依赖金砖五国

伯克利——对金砖国家(巴西、俄罗斯、印度、中国和南非)领导人而言,7月份创立“全新开发银行”(NDB)和“应急储备安排”(CRA)的公告不啻于一场公关政变。巴西总统迪尔玛•罗塞夫因巴西在世界杯上不光彩的失败和国内经济低迷而特别欢迎这样有凯旋意味的合影机会,鉴于俄政府支持乌克兰叛军所引发的国际反应,俄罗斯总统普京也特别需要这样的事件。

这份协议也给了金砖五国重申不满世界银行、国际货币基金组织和美元在全球货币体系中所扮演角色的机会。金砖国家仅握有国际货币基金11%的投票权,却占据全球经济活动的20%以上。美国会拒绝批准2010年达成的协议,纠正这种失衡的状态。同时美国也不愿放弃任命世行总裁的过时权限。

此外,美元在全球外汇储备中所占的份额仍然超过60%。而超过85%的全球外汇交易都要用到美元。鉴于代表名额不足的国家不愿签署IMF的预防性信贷额度,央行急需美元时只能从美联储申请贷款。美联储在2008年危机中对提供美元互换基本持合作态度;但未来是否仍会如此谁也不知道。

To continue reading, please log in or enter your email address.

Registration is quick and easy and requires only your email address. If you already have an account with us, please log in. Or subscribe now for unlimited access.

required

Log in

http://prosyn.org/dvlQVMf/zh;
  1. Television sets showing a news report on Xi Jinping's speech Anthony Wallace/Getty Images

    Empowering China’s New Miracle Workers

    China’s success in the next five years will depend largely on how well the government manages the tensions underlying its complex agenda. In particular, China’s leaders will need to balance a muscular Communist Party, setting standards and protecting the public interest, with an empowered market, driving the economy into the future.

  2. United States Supreme Court Hisham Ibrahim/Getty Images

    The Sovereignty that Really Matters

    The preference of some countries to isolate themselves within their borders is anachronistic and self-defeating, but it would be a serious mistake for others, fearing contagion, to respond by imposing strict isolation. Even in states that have succumbed to reductionist discourses, much of the population has not.

  3.  The price of Euro and US dollars Daniel Leal Olivas/Getty Images

    Resurrecting Creditor Adjustment

    When the Bretton Woods Agreement was hashed out in 1944, it was agreed that countries with current-account deficits should be able to limit temporarily purchases of goods from countries running surpluses. In the ensuing 73 years, the so-called "scarce-currency clause" has been largely forgotten; but it may be time to bring it back.

  4. Leaders of the Russian Revolution in Red Square Keystone France/Getty Images

    Trump’s Republican Collaborators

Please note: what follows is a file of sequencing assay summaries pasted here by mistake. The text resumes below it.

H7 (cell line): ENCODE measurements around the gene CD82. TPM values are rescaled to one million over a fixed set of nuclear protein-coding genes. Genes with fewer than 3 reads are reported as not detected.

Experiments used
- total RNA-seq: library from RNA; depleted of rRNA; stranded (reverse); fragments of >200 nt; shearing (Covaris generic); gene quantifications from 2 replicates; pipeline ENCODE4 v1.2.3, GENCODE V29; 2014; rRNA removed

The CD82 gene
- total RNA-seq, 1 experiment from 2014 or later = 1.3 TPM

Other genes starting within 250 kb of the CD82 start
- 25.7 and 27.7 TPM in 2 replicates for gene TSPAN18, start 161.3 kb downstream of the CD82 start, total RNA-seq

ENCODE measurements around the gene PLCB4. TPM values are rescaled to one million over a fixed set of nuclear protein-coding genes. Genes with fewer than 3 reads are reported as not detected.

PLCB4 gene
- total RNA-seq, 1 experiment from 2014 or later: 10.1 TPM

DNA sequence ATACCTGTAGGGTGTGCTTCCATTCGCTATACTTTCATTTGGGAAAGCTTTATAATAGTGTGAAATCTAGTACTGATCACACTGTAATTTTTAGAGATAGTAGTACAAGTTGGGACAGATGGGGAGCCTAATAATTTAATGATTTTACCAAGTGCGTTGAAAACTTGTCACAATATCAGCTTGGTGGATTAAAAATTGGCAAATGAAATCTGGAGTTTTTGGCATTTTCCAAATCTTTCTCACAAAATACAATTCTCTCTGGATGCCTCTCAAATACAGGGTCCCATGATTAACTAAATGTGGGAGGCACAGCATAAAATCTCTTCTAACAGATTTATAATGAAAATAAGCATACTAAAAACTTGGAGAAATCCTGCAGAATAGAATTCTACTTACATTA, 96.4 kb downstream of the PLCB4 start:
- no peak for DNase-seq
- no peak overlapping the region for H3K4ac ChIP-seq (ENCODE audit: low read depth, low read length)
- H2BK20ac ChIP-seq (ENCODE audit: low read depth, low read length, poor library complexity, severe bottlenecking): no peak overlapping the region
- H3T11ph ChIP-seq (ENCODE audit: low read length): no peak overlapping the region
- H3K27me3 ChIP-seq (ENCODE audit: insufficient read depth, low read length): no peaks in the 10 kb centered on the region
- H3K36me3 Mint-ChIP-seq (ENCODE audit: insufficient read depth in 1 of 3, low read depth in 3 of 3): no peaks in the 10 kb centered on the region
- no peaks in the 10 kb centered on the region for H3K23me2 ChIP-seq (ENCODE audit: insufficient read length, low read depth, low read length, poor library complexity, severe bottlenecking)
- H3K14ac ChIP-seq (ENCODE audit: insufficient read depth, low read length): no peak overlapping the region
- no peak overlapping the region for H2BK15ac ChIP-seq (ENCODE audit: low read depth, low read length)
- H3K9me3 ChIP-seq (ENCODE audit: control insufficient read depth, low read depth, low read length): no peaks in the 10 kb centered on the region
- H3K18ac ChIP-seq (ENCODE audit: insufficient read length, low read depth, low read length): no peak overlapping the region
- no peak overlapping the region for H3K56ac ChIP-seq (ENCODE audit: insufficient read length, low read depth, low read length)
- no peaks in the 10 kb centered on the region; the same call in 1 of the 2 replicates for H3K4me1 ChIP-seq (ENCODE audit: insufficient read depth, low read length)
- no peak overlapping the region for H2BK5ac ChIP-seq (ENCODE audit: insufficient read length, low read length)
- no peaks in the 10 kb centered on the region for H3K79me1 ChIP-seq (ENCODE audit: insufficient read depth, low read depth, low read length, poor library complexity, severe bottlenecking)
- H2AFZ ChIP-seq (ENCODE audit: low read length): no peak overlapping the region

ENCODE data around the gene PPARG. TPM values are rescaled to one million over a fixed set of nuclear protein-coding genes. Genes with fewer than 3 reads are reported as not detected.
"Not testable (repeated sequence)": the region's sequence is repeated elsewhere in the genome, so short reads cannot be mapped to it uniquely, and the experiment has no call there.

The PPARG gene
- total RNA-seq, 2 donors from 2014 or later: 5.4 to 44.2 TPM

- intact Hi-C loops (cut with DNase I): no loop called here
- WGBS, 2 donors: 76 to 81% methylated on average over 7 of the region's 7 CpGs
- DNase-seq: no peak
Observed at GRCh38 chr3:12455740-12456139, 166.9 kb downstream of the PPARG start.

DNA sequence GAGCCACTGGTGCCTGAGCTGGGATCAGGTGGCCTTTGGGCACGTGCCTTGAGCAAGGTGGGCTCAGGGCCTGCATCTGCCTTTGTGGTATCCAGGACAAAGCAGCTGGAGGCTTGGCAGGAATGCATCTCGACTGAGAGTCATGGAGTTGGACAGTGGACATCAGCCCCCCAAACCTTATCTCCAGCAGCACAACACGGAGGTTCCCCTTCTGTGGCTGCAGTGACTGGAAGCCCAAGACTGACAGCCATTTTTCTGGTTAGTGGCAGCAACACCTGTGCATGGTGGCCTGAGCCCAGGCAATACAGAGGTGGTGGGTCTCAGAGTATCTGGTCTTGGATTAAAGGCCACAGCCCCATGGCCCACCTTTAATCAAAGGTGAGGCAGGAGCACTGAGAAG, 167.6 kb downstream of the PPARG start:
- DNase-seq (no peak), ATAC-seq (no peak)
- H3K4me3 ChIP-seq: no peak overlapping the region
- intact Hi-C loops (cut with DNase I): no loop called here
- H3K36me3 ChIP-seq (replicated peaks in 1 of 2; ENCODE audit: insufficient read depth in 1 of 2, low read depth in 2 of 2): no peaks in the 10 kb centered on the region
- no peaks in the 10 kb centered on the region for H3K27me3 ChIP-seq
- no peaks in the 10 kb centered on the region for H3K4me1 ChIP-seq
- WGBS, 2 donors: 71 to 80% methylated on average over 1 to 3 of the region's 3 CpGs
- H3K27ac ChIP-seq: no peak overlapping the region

Republican leaders have a choice: they can either continue to collaborate with President Donald Trump, thereby courting disaster, or they can renounce him, finally putting their country’s democracy ahead of loyalty to their party tribe. They are hardly the first politicians to face such a decision.

  5. Angela Merkel, Theresa May and Emmanuel Macron John Thys/Getty Images

    How Money Could Unblock the Brexit Talks

    With talks on the UK's withdrawal from the EU stalled, negotiators should shift to the temporary “transition” Prime Minister Theresa May officially requested last month. Above all, the negotiators should focus immediately on the British budget contributions that will be required to make an orderly transition possible.

  6. Ksenia Sobchak Mladlen Antonov/Getty Images

    Is Vladimir Putin Losing His Grip?

    In recent decades, as President Vladimir Putin has entrenched his authority, Russia has seemed to be moving backward socially and economically. But while the Kremlin knows that it must reverse this trajectory, genuine reform would be incompatible with the kleptocratic character of Putin’s regime.

  7. Right-wing parties hold conference Thomas Lohnes/Getty Images

    Rage Against the Elites

    • With the advantage of hindsight, four recent books bring to bear diverse perspectives on the West’s current populist moment. 
    • Taken together, they help us to understand what that moment is and how it arrived, while reminding us that history is contingent, not inevitable


    Global Bookmark

    Distinguished thinkers review the world’s most important new books on politics, economics, and international affairs.

  8. Treasury Secretary Steven Mnuchin Bill Clark/Getty Images

    Don’t Bank on Bankruptcy for Banks

    As a part of their efforts to roll back the 2010 Dodd-Frank Act, congressional Republicans have approved a measure that would have courts, rather than regulators, oversee megabank bankruptcies. It is now up to the Trump administration to decide if it wants to set the stage for a repeat of the Lehman Brothers collapse in 2008.